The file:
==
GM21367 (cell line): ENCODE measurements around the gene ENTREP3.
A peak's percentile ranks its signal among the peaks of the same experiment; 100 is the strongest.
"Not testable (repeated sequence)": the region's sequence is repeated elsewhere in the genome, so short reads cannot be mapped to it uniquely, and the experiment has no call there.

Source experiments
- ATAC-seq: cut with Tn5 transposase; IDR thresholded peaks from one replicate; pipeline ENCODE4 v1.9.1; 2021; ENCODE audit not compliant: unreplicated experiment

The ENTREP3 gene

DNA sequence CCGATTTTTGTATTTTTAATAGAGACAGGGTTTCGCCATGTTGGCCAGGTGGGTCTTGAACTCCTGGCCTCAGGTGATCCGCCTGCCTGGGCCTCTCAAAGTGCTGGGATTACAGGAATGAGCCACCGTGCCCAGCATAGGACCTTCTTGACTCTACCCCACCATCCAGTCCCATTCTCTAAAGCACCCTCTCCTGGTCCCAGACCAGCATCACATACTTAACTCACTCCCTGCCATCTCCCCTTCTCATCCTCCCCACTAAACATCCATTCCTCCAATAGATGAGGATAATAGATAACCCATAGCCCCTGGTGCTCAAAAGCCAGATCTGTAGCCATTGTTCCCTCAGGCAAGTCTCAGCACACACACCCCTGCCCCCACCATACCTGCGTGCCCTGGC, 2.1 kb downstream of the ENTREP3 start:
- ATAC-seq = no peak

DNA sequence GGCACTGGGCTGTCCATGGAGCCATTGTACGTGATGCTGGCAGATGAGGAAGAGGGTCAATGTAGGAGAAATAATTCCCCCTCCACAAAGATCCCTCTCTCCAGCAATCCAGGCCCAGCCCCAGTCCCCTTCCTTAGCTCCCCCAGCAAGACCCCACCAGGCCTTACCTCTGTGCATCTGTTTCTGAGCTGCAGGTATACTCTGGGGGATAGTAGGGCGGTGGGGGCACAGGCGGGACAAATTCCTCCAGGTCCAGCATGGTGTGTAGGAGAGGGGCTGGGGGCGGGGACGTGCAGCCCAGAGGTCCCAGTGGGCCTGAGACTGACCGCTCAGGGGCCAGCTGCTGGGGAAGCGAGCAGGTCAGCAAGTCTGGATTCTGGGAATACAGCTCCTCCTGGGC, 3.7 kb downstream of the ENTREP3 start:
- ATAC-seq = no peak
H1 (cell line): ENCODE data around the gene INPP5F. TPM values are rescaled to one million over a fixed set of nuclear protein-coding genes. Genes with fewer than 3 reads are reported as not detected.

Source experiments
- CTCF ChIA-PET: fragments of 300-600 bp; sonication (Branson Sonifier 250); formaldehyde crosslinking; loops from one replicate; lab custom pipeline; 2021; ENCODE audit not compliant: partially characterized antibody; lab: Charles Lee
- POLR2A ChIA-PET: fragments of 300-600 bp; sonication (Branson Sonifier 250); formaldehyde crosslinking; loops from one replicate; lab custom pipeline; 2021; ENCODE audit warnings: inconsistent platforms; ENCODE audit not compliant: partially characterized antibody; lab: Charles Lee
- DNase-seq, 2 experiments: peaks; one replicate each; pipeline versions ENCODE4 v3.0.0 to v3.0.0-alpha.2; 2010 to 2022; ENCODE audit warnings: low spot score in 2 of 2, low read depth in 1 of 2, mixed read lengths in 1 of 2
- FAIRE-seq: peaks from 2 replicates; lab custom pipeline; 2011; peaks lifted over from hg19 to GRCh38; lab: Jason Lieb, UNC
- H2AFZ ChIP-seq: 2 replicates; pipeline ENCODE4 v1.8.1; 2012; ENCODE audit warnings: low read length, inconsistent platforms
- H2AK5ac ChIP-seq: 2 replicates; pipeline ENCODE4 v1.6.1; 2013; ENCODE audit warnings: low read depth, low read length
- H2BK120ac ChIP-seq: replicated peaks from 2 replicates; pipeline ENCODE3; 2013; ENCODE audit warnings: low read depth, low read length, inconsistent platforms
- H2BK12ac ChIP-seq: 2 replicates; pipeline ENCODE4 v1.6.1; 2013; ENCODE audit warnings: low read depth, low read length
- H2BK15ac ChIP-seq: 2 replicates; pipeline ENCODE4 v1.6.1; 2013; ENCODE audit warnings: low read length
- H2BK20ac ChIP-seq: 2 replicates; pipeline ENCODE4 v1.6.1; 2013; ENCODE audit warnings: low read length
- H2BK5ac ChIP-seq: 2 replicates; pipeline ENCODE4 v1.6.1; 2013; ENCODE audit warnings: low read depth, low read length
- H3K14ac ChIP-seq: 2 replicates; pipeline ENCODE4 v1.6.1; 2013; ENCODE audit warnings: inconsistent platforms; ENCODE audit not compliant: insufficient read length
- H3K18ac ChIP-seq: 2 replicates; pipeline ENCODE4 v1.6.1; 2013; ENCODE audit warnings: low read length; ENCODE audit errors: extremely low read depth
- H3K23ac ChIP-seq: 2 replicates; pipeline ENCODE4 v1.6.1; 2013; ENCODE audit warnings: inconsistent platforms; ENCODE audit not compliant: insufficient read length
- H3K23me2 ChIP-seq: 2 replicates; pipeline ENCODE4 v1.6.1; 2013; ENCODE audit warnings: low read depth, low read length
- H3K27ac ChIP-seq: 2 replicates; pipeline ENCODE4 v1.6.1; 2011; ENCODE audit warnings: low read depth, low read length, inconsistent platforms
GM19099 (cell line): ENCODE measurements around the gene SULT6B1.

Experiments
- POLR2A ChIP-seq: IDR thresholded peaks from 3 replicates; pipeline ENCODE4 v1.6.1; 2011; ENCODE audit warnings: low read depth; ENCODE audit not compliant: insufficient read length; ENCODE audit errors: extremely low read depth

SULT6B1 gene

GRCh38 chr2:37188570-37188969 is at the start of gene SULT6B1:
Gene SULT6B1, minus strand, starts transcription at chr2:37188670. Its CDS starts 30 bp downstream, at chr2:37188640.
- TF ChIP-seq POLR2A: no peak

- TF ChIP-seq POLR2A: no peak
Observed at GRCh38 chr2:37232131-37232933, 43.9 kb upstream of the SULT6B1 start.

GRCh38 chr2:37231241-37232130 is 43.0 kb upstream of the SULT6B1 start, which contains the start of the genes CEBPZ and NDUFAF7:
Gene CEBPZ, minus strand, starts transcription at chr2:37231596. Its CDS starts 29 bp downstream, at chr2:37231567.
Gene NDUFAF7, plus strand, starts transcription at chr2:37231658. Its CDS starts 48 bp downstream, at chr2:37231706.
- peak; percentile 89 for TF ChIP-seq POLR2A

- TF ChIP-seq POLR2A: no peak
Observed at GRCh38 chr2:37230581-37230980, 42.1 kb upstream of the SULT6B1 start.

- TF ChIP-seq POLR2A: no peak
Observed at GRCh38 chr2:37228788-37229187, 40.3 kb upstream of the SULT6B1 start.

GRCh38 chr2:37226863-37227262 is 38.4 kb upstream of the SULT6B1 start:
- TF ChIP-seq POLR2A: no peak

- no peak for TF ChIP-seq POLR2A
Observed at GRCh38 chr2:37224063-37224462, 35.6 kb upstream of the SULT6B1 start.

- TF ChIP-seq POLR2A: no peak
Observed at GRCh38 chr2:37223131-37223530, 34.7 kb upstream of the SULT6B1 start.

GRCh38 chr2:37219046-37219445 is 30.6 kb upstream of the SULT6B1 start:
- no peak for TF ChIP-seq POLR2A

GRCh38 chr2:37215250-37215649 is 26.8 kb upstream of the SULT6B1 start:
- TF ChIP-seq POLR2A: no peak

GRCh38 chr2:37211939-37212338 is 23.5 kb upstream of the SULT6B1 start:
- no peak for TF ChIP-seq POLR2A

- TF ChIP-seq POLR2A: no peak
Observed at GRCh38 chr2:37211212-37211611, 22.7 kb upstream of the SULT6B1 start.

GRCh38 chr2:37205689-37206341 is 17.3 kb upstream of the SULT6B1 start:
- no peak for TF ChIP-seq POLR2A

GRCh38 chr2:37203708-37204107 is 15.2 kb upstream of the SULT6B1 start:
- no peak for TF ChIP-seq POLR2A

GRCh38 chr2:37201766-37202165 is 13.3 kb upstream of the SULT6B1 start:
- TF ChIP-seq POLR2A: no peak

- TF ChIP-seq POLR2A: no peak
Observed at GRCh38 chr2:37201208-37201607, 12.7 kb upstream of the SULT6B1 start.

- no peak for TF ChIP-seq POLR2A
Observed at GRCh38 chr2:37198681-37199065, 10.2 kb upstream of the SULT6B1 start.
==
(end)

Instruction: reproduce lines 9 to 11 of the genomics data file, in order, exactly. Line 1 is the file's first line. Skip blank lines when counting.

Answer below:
DNA sequence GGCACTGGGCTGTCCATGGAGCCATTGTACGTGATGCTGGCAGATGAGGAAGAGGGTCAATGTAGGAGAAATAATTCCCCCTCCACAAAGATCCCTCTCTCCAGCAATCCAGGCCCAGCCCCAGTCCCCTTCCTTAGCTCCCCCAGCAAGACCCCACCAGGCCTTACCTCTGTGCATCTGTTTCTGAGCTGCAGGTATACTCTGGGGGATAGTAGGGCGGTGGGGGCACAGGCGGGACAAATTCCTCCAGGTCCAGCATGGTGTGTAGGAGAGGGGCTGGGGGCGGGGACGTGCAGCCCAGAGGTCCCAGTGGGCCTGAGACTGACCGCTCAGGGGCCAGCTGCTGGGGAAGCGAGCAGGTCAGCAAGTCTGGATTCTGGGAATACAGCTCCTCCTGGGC, 3.7 kb downstream of the ENTREP3 start:
- ATAC-seq = no peak
H1 (cell line): ENCODE data around the gene INPP5F. TPM values are rescaled to one million over a fixed set of nuclear protein-coding genes. Genes with fewer than 3 reads are reported as not detected.